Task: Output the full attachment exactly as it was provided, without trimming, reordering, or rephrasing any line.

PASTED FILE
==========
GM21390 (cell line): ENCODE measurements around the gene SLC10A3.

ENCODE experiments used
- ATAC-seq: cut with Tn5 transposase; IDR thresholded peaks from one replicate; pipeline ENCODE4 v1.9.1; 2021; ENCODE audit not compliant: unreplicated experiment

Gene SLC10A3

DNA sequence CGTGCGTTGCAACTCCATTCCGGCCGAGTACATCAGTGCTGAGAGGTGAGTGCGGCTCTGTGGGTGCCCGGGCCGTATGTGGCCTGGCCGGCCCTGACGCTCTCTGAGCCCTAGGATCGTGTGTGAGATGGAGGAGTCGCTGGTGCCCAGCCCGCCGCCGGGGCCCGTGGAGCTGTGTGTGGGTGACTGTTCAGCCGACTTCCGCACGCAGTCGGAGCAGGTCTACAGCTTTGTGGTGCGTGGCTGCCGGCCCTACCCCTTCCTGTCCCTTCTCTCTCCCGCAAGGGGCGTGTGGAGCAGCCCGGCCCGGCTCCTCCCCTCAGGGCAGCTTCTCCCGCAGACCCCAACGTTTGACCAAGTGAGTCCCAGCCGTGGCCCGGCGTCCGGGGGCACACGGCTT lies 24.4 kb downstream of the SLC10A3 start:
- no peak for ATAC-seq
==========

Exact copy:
GM21390 (cell line): ENCODE measurements around the gene SLC10A3.

ENCODE experiments used
- ATAC-seq: cut with Tn5 transposase; IDR thresholded peaks from one replicate; pipeline ENCODE4 v1.9.1; 2021; ENCODE audit not compliant: unreplicated experiment

Gene SLC10A3

DNA sequence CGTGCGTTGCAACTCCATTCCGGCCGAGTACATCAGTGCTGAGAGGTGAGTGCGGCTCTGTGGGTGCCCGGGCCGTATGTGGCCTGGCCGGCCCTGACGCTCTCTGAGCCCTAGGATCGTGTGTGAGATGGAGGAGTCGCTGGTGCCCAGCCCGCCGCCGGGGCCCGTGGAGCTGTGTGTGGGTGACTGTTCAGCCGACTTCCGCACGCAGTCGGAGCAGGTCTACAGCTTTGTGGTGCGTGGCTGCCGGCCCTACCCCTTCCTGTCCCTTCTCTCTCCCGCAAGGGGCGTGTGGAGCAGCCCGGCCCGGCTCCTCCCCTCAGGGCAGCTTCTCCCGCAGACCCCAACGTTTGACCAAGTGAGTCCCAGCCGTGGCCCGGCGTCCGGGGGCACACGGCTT lies 24.4 kb downstream of the SLC10A3 start:
- no peak for ATAC-seq